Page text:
The Brain Sucker has been previously released in New Zealand, Australia and the UK. But this is the US and Canadian launch. Callum, his grandmother Rose, his friends Sophie and Jinx and the evil demented scientist Lester Smythe are heading to the US – and are ready to meet you!

The Brain Sucker is a critically acclaimed children’s book that has been published in Australasia and the UK by Walker Books. It follows the story of a disabled boy and his two friends who band together to defeat the evil plans of a demented scientist who has invented a brain sucking machine to rid the world of goodness.

Writing characters with a disability by Glenn Wood

I have an admission to make. I didn’t set out to include a disabled character in my story. While I have a reasonable knowledge of mental disability – my parents worked with intellectually handicapped people for some years – physical disabilities were new to me. I had never used a wheelchair myself or knew of anyone who was confined to one. This is how it came about.

When I first came up with the concept of The Brain Sucker I was confident the idea of an evil genius who had invented a machine that could suck the goodness out of kids was strong enough to explore further. I also knew that having a great central premise was not enough to carry the story. The book also had to be populated with strong and interesting characters.

Lester, my antagonist, came to me fairly quickly. His purpose and personality sprang directly from the book’s premise. But once his character was formed I needed an equally compelling hero. I wanted a character that had the guts to handle whatever was thrown at him, a boy who had already faced adversity and risen above it with strength and humour. The resulting protagonist was Callum, a thirteen-year-old boy who had been born with a spinal injury and was confined to a wheelchair.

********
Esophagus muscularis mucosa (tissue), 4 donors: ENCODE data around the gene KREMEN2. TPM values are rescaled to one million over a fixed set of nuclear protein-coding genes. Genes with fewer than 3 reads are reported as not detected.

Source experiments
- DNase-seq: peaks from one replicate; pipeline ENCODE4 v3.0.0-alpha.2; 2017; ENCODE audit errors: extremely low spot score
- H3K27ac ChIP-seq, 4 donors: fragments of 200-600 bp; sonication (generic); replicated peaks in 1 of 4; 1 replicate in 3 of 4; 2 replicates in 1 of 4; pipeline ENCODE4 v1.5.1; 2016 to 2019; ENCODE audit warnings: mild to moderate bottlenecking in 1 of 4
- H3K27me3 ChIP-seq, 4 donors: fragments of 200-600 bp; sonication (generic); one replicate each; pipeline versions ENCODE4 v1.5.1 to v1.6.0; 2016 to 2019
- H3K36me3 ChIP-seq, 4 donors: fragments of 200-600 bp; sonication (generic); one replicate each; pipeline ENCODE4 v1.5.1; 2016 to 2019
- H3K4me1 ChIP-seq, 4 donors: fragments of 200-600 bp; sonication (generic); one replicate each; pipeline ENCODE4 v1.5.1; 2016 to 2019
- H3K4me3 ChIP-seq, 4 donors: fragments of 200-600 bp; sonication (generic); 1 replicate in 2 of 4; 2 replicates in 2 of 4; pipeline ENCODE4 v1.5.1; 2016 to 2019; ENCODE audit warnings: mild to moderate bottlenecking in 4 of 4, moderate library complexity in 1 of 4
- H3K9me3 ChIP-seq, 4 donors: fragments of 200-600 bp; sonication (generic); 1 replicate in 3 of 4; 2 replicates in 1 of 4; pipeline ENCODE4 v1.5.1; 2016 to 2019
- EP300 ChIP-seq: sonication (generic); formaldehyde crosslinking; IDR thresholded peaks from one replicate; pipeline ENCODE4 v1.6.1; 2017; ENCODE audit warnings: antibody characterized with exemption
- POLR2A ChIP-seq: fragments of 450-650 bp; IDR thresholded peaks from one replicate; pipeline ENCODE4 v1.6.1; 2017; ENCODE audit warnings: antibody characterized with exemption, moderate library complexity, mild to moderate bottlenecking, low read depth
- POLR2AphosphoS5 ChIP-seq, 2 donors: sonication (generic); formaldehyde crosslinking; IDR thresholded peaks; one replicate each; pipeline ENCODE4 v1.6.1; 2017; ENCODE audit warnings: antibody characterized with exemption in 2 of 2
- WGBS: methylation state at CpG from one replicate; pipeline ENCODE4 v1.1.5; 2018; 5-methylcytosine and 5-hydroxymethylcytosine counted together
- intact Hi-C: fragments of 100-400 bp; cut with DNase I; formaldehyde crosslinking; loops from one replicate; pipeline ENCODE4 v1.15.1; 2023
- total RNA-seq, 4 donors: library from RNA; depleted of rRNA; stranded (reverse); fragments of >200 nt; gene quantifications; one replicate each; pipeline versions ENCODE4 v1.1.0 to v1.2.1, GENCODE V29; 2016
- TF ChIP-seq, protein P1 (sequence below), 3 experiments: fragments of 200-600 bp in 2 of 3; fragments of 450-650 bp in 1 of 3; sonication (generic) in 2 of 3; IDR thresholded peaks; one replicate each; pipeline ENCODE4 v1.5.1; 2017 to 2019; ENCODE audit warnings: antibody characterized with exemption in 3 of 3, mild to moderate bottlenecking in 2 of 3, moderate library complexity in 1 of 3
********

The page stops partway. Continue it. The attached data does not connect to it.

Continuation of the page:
This presented me with several challenges. As previously stated, I knew very little about children with disabilities or the restrictions faced by people in wheelchairs. It was vital I handled writing a disabled character with sensitivity and I was acutely aware that my character could never feel like a victim. I also wasn’t interested in writing a story where disability was the central theme. It became increasingly important that my readers saw Callum as a teenage boy first and foremost and the fact he was in a wheelchair became almost irrelevant.

Experts I spoke to confirmed this was the right approach and I quickly discovered that having a hero that was confined to a wheelchair was liberating rather than limiting. The way Callum copes with his disability opened up two very strong character traits. He became fiercely independent but also incredibly stubborn and this developed into one of the main themes of my story – the importance of being able to ask for help when you need it.

Writing a character like Callum has been a rewarding experience for me. The response to the book has been extremely positive with many reviewers commenting on how refreshing it is to see a disabled character in the main role in an action adventure.Glenn-Wood-Author-Brain-Sucker

Glenn Wood
Author of The Brain Sucker and The Bully Chip

 

Glenn Wood is an award winning copywriter and author who has four published books to his credit. These include his popular autobiographical novels – The Laughing Policeman and Cop Out – and two middle school books The Brain Sucker and The Bully Chip.

For more information about The Brain Sucker by Glenn Wood, visit his website http://www.glennwoodauthor.com You can get a copy of the book at http://www.amazon.com/Brain-Sucker-Thunderkit-Chronicles/dp/1512161624/

 

Blogging at Christian Children’s Authors: Themes in Children’s Literature

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Check out my post at Christian Children’s Authors where I compare discuss how some of the themes from books of my youth still appear in popular books today. You can find it at http://christianchildrensauthors.com/2015/07/17/themes-in-childrens-literature-then-and-now/